A nurse practitioner in northern Virginia is alleging she was fired from CVS for refusing to provide abortion-inducing drugs at one of the company’s facilities.
The nurse practitioner, Paige Casey, filed the lawsuit in Prince William County Circuit Court this week. Casey, who is Catholic, worked at a MinuteClinic in Alexandria, Virginia. Casey said in the lawsuit that CVS exempted her for more than two years from prescribing drugs and devices that can cause an abortion, including emergency contraceptives like Plan B and Ella.
According to The Washington Post, in August 2021, the company announced that its employees could no longer avoid providing birth control and abortion-inducing drugs. Casey once again asked her employer for accommodations for her religious beliefs. The company denied her request. She was fired in April.
In a statement to the Post, Mike DeAngelis, a CVS spokesperson, said that employees can submit requests to the company based on their religious beliefs. But, DeAngelis said employees cannot be exempt from “aiding pregnancy prevention and safe sex practices,” adding that they are “essential MinuteClinic functions.”
Denise Harle, a senior counsel at Alliance Defending Freedom, which is the legal group representing Casey, said that “we are entering dangerous territory if corporations can fire someone for exercising their religious beliefs.” Harle added that Virginia law protects people from being forced to partake in procedures that result in an abortion.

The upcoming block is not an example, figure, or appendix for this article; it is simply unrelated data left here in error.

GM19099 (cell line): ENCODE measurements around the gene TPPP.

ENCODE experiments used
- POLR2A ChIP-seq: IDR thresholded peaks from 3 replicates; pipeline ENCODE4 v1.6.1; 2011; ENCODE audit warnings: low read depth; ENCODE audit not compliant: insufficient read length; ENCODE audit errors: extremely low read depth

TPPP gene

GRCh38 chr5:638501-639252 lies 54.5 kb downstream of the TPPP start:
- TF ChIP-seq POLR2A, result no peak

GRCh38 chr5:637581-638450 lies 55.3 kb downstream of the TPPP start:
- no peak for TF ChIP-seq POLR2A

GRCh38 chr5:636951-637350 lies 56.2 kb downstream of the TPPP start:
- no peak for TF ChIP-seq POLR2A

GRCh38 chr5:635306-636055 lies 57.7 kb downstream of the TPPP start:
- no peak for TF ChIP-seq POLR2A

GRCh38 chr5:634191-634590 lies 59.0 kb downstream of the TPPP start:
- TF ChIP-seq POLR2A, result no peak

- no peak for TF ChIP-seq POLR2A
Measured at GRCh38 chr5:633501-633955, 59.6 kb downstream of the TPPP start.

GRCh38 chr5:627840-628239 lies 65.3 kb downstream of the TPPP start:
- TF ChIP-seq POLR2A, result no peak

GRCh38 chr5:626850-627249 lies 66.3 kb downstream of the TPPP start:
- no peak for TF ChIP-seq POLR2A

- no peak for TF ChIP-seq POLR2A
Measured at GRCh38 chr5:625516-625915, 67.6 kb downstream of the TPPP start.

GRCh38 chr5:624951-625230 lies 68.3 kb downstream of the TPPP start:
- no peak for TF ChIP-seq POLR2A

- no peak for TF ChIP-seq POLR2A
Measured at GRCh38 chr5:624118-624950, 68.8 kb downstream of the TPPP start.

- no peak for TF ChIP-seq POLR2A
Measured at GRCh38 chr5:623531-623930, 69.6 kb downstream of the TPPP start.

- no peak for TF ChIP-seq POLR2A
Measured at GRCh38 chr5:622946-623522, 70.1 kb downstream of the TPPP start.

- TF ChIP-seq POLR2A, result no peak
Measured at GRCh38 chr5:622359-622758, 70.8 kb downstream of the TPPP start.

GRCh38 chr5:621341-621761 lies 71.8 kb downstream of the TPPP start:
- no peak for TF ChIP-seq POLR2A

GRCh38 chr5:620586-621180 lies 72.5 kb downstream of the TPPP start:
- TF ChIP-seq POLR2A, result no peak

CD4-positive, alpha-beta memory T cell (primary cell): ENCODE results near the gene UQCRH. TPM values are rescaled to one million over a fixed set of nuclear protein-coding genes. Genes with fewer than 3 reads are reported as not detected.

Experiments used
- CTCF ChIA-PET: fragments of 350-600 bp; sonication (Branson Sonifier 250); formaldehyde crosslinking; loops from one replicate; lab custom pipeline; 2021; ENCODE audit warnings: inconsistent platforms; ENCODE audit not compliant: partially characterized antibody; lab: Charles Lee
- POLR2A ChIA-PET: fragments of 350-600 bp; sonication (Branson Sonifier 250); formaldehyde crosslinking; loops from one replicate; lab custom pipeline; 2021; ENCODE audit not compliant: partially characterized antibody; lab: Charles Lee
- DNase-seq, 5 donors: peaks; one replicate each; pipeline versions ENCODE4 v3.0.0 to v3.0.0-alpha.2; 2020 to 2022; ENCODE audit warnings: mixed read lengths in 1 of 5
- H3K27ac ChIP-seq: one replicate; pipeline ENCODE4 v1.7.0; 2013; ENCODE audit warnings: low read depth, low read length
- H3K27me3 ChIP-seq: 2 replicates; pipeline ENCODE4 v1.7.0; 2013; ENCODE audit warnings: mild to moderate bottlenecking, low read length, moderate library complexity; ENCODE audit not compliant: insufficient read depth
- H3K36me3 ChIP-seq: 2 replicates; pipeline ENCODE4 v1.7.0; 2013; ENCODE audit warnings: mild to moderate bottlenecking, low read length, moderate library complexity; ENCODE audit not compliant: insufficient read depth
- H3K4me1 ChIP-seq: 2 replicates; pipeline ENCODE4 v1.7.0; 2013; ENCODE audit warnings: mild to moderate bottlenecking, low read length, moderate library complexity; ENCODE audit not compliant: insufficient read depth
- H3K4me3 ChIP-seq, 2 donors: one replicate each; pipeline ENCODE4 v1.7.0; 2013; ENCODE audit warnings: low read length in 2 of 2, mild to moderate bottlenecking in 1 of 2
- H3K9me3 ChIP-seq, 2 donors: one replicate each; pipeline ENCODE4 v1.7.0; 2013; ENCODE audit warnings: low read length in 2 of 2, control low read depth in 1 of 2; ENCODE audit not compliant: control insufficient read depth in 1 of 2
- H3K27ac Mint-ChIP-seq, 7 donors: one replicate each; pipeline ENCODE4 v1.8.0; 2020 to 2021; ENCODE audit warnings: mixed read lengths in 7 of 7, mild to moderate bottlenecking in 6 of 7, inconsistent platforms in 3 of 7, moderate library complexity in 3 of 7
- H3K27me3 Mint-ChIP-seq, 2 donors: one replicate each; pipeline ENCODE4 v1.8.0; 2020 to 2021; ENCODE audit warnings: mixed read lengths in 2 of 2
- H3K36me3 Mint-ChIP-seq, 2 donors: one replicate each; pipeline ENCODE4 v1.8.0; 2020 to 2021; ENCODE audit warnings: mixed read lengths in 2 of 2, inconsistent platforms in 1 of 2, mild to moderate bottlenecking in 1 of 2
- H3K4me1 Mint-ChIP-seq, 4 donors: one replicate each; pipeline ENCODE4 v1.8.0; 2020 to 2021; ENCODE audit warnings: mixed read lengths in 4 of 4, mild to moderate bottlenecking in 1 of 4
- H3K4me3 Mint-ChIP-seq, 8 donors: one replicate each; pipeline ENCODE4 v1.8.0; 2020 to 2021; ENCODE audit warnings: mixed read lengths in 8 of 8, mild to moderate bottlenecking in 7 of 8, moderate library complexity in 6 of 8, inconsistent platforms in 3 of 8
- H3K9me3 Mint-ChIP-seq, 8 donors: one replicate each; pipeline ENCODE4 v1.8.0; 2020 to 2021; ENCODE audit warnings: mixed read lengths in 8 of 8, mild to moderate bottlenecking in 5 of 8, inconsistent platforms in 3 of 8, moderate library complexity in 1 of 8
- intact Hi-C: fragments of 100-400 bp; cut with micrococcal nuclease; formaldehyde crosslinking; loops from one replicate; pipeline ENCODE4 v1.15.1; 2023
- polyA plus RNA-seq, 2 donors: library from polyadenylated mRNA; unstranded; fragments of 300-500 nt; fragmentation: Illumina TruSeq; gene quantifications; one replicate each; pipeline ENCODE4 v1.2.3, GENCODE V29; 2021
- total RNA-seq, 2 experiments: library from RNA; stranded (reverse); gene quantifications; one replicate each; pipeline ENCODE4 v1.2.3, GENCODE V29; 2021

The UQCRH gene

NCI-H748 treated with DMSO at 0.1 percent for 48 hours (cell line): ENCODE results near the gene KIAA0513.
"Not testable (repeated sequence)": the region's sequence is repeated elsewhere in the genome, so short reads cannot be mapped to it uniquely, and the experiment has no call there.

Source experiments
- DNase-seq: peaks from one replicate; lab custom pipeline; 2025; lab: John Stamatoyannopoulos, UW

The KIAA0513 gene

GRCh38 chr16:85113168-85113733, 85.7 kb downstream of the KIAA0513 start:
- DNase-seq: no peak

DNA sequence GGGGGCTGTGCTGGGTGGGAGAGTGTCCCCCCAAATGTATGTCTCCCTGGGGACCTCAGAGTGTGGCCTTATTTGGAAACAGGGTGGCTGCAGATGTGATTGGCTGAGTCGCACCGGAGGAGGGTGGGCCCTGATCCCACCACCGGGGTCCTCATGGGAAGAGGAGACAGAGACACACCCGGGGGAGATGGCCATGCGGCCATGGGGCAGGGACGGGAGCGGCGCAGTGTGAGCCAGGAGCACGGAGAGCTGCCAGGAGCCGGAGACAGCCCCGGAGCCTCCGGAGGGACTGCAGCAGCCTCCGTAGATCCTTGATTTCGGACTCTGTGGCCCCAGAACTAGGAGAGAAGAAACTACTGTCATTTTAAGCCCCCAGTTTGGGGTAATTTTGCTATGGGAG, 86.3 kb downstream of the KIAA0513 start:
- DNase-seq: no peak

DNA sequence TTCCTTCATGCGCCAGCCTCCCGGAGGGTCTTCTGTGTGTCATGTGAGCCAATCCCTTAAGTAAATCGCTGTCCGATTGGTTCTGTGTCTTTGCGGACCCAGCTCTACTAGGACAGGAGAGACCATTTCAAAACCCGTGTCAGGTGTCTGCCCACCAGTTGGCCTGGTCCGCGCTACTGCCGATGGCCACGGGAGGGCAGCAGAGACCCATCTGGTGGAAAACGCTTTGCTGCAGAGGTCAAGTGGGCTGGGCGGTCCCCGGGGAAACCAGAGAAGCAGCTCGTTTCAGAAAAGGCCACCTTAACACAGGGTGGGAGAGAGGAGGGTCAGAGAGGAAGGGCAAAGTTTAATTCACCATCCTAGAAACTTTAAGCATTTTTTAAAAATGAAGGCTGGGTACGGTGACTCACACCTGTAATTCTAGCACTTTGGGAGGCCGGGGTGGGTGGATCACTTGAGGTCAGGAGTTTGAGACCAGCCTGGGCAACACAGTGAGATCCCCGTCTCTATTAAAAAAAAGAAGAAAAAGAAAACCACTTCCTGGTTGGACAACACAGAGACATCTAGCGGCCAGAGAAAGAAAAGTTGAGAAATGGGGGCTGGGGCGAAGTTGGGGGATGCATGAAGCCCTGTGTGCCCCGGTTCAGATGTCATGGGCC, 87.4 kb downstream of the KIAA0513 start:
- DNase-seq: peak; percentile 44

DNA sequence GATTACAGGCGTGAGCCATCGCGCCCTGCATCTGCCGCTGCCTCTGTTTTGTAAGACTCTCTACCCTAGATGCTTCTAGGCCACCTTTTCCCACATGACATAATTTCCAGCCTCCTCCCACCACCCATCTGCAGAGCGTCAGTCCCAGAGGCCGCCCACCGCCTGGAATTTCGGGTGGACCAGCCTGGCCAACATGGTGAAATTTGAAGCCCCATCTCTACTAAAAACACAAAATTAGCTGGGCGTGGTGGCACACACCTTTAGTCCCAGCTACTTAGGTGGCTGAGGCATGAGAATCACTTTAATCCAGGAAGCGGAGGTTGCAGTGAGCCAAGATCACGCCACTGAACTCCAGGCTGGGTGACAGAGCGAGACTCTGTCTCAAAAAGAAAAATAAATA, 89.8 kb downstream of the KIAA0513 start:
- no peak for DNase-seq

According to pro-life organization Live Action, hormonal contraceptives, including the morning-after pill, can cause an abortion. If a woman has had unprotected sex and fertilization has occurred, a morning-after pill can prevent the fertilized egg from implanting in the woman’s uterus. Live Action specifies that the morning-after pill is different from a medication abortion, which I’ve covered for Townhall.
In July, Townhall covered how the U.S. Department of Health Human Services (HHS) issued guidance to approximately 60,000 retail pharmacies stating that as recipients of federal financial assistance, they are obligated to supply prescribed medications for reproductive health care services including abortion. Pharmacies could risk violating civil rights law if they refuse to fill prescriptions for medication used in abortions.
The four-page guidance outlined several different scenarios where a pregnant woman would need to obtain “ comprehensive reproductive health care services” from a pharmacy. Some examples include obtaining birth control, such as Plan B, the birth control ring, the pill or the patch. Others included pills that cause an abortion.
The guidance specified that pharmacies must fill prescriptions of mifepristone and misoprostol, the two medications used to terminate a pregnancy through a medication abortion. The former cuts off progesterone from allowing the pregnancy to grow while the latter expels the pregnancy from the woman’s body.
In June, right after the Supreme Court overturned Roe v. Wade, the HHS unveiled a new website called ReproductiveRights.gov that directed women, including minors, to resources to obtain surgical and medication abortions. One resource the HHS directed users to was AbortionFinder.org, which helps pinpoint nearby abortion clinics and the services they provide.
For women under age 18, AbortionFinder.org directs them to a separate website, Repro Legal Helpline, which points them to resources to obtain a judicial bypass to get an abortion and secure funds to pay for it. The webpage contains a “quick exit” button that immediately redirects the website to an unrelated webpage, presumably so a minor can avoid getting caught browsing the site.